In what can only be described as a head in the sand approach, many small businesses choose to avoid the topic of intellectual property for fear of falling into a bottomless pit of information and cost. One would certainly carom off the topic of clearance studies on their descent into the darkness. The less you know, it seems, the less trouble you can find yourself in; how can you willfully infringe if you did not know about the patent? Infringement is infringement, lawsuits are expensive, responding to cease-and-desist letters is no fun, royalty payments are a royal pain in the you know what, and redesigning your product after launch is a non-starter. Clearance studies can help avoid these issues while simultaneously helping to build your IP portfolio.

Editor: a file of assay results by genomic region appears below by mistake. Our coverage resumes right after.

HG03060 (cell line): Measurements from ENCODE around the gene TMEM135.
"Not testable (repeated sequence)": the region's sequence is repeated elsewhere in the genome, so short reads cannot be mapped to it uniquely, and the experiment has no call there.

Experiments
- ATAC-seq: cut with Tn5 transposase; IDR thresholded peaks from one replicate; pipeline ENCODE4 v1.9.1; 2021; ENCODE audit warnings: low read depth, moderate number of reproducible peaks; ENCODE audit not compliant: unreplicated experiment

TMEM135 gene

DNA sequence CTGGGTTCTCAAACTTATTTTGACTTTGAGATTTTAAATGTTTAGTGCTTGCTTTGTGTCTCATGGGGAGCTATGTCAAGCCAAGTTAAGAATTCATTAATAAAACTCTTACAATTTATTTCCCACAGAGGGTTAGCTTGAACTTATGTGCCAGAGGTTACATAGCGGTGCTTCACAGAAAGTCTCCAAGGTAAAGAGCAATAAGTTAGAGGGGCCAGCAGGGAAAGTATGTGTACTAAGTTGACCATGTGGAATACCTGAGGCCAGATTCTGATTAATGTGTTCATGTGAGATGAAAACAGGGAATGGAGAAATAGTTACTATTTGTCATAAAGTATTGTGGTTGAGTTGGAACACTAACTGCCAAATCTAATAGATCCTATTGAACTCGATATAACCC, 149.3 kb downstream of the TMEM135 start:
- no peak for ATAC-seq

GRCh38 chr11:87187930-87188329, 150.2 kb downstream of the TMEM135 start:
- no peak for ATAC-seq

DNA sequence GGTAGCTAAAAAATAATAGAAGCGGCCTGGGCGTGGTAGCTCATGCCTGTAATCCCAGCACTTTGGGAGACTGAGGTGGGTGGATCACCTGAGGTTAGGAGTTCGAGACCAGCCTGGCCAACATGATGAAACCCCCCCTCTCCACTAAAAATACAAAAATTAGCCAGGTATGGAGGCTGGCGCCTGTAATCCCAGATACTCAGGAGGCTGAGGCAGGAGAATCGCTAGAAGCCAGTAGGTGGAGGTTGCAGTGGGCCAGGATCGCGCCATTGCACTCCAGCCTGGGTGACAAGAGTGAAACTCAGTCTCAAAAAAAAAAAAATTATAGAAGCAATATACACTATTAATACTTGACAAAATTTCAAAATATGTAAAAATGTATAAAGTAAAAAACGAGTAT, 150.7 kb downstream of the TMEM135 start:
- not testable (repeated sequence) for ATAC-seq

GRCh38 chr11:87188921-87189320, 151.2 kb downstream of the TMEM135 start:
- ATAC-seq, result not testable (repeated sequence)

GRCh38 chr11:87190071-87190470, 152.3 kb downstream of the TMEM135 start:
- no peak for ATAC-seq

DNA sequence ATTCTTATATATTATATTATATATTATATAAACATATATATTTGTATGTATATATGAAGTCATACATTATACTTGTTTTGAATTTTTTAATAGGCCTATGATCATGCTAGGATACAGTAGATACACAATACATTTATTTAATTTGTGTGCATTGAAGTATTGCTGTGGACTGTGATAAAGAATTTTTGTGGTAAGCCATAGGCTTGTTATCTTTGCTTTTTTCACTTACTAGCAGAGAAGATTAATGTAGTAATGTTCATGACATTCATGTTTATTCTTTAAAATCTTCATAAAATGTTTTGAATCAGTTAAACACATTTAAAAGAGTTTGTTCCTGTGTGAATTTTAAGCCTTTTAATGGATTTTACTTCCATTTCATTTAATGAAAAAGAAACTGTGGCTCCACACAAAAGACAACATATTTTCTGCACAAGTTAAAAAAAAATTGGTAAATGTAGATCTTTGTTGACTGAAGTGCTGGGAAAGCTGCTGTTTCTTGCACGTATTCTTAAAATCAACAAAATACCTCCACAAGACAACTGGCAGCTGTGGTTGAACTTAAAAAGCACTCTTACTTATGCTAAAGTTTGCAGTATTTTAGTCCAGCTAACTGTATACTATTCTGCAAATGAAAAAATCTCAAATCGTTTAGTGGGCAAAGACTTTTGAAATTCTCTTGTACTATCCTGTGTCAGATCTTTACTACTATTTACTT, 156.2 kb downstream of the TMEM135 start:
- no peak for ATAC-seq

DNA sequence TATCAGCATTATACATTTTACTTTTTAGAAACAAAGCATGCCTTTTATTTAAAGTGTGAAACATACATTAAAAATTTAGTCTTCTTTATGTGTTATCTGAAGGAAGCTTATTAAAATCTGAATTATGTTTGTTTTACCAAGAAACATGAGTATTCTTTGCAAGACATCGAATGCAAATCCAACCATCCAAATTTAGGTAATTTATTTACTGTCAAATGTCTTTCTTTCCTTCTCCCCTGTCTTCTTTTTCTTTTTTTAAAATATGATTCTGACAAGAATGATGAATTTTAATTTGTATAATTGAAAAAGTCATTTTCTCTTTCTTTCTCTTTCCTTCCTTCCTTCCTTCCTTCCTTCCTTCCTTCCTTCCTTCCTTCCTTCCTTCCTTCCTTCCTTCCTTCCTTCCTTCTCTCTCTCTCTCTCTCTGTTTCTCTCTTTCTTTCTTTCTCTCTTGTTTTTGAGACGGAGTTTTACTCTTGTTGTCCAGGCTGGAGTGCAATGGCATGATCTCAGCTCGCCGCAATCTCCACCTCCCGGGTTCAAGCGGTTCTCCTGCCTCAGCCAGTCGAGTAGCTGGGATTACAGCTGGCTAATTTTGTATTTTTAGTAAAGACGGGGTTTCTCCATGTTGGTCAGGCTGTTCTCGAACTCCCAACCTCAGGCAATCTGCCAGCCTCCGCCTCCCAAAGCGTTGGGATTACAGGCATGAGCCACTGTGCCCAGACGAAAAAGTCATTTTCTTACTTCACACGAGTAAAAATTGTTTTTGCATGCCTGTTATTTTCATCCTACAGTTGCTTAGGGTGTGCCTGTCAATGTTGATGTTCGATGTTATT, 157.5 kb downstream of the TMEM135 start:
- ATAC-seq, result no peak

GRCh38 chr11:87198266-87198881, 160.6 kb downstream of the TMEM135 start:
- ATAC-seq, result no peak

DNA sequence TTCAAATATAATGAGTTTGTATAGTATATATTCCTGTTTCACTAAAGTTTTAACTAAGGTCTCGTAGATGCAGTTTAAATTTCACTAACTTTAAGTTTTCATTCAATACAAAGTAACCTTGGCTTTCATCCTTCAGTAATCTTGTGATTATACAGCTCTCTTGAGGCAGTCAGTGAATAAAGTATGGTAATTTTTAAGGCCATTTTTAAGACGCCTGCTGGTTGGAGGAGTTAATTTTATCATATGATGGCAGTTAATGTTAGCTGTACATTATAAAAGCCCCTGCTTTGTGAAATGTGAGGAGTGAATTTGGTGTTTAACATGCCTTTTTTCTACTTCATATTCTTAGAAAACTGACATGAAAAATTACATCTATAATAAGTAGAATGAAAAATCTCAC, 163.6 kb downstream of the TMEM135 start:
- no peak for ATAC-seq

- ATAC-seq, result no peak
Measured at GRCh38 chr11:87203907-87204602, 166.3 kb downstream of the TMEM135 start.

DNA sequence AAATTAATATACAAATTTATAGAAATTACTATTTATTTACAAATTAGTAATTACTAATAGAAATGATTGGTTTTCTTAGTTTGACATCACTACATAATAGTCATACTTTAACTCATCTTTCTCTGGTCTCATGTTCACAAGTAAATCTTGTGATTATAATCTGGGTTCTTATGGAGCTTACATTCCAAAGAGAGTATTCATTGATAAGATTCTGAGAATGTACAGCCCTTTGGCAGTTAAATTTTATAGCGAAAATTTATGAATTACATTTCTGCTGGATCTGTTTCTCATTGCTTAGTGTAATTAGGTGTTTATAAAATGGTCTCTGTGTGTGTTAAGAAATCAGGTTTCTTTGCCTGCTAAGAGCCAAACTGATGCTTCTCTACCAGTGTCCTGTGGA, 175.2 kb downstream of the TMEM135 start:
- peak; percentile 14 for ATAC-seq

Here are a few reasons why integrating clearance studies into the product development cycle can benefit small businesses. 1) Clearance studies can identify potential liability early on, allowing designers to design around any potential issue, allow management to enter into royalty agreements before receiving cease-and-desist nastygrams, and allow IP attorneys to put opinions in place early to avoid willful infringement; 2) By having an eye on IP during the product development cycle, the IP mining process moves contemporaneously with the clearance process, making it easier to identify potential protectable IP and build out your IP portfolio early on and attract potential investors; and 3) Clearance studies instill a culture of IP thinking. By thinking about IP strategies early on, both IP risk management and building a valuable IP portfolio become an integral part of the business plan.